Sadiq Khan today announced he will axe the £15 seven-day congestion charge he imposed a year ago when he claimed Transport for London was about to go bust and needed a £1.6billion taxpayer-funded bailout.
The Labour Mayor of London, who is favourite to win on May 6, has been accused of making a pre-election promise voters will end up paying for after the election by returning to the £11.50 levy on weekdays only.
Mr Khan insists he would be ‘negotiating with the Government’ to reduce the charge if he continues at City Hall having already demanding billions to bail out the capital’s Tube, bus and train network during the pandemic.
A senior government source said of Sadiq: ‘I don’t think we’ll be writing him a cheque to help win the election’, while online critics demanded to know why he isn’t cutting the charge back to £11.50 today.
Mayor Khan is also planning to extend the £12.50-a-day ultra-low emission zone (Ulez) to the boundaries of the North and South Circular roads, costing London’s motorists millions more in taxes from October 25.
Tory MP for Wimbledon Stephen Hammond told MailOnline: ‘The Mayor’s only response is to any question is give me more money. The trouble Is that over the last five years Londoners have seen this Mayor’s financial waste and mismanagement leading to less investment and poor delivery of the services our communities need’.
He added: ‘Sadiq Khan’s record is one of broken promises on housing , on transport and on boosting local economies. If the Government gave him the money he asks for, Londoners would be worried he would just fail on his promise again.’
Last year Mayor Khan was today accused of risking lives and forcing people out of their cars and on to the Tube where social distancing is ‘impossible’ because of a lack of trains after he jacked up the central London congestion charge to £15 from £11.50 last June and made it seven days a week.
The Mayor of London also decided the daily charge, introduced by Ken Livingstone in 2003, would be extended out of rush hour from 6pm to 10pm – just hours after accepting a £1.6billion taxpayer-funded bailout from the Government.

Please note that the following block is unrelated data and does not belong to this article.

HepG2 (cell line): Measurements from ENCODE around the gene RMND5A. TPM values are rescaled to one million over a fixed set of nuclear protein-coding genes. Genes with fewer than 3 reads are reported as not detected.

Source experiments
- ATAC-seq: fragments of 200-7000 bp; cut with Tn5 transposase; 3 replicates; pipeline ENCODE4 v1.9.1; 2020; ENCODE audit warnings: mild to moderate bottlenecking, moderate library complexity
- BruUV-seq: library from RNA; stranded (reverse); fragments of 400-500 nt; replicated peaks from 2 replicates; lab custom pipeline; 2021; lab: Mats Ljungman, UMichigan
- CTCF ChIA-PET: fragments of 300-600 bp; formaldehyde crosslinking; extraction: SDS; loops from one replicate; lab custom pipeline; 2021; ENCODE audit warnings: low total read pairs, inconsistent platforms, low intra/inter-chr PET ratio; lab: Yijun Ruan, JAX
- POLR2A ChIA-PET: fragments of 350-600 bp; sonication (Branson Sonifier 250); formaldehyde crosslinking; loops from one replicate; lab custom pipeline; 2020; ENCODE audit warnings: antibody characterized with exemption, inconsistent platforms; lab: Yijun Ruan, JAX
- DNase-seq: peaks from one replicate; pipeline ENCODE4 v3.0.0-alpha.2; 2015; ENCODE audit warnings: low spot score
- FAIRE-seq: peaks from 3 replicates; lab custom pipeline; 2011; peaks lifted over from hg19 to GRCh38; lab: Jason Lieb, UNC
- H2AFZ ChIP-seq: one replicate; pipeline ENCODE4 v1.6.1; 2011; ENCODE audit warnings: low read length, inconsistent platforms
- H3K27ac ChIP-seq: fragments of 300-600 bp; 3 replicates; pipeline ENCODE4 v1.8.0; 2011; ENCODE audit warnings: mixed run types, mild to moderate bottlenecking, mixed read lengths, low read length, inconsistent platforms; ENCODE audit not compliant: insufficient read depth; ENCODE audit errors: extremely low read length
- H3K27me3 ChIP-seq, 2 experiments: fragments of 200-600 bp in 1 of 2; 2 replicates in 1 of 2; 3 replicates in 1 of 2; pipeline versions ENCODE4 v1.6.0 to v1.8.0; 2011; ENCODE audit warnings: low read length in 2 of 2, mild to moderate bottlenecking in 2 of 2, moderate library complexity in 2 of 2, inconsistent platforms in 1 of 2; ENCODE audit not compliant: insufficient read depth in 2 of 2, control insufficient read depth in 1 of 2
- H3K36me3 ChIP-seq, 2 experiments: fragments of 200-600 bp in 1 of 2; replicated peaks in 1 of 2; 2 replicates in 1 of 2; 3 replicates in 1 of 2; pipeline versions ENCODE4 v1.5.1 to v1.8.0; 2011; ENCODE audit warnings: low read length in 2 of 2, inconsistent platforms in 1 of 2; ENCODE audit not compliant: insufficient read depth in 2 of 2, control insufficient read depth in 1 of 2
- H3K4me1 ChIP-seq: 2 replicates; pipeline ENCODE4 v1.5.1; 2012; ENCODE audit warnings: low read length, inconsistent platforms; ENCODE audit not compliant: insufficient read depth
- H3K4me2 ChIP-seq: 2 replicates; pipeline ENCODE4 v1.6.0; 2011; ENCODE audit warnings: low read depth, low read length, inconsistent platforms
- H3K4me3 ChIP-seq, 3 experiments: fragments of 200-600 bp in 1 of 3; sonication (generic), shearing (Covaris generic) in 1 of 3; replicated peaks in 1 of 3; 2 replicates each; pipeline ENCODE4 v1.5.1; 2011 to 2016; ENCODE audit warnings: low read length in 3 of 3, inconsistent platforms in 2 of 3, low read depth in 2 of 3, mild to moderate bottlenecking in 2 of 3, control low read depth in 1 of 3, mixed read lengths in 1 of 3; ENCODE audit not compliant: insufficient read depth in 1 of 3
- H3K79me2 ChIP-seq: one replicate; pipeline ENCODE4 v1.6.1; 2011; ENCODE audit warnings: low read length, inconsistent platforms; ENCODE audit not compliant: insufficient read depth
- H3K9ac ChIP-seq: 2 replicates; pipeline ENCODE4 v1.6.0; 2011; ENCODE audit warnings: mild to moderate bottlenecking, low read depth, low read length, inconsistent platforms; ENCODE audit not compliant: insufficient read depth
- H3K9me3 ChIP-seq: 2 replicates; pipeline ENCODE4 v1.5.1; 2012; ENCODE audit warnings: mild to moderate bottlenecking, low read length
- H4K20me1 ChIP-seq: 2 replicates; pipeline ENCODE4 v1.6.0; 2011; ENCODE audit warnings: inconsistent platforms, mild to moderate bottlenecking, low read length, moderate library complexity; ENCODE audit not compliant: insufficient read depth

He has frozen single fares every year since he became mayor in May 2016.
Sadiq Khan, who is standing for re-election, pictured today on the South Bank as he revealed he plans to axe the £15 seven-day congestion charge and return it to £11.50
Sadiq Khan has a picture taken after unveiling his new ‘Vote for London’ campaign ahead of the May election
This map shows the area of the congestion charge which drivers pay to enter Central London
As tens of thousands of people were forced to drive into London during the pandemic, only NHS workers were be able to claim it back.
Shaun Bailey said today: ‘Sadiq Khan is making things complicated. But the truth is very simple.
‘The mayor decided to raise the Congestion Charge, and the mayor can choose to reverse it — today. The fact that he isn’t tells us everything we need to know.
‘Sadiq Khan is trying to win votes by promising to cut the very taxes he raised. That’s like an arsonist trying to get out of jail by promising to put out the fire he started.
‘As mayor, I’ll reverse the Congestion Charge hike on day one — no consultation, no studies, no ifs, no buts. This is the fresh start that London needs’.
Mr Khan insisted that he had to put it up as part of the Government’s first £1.6billion bailout for Transport for London last spring.
What are the charging times for London drivers?
- Congestion Charge: 7am to 10pm, seven days of the week, every day of the year, except December 25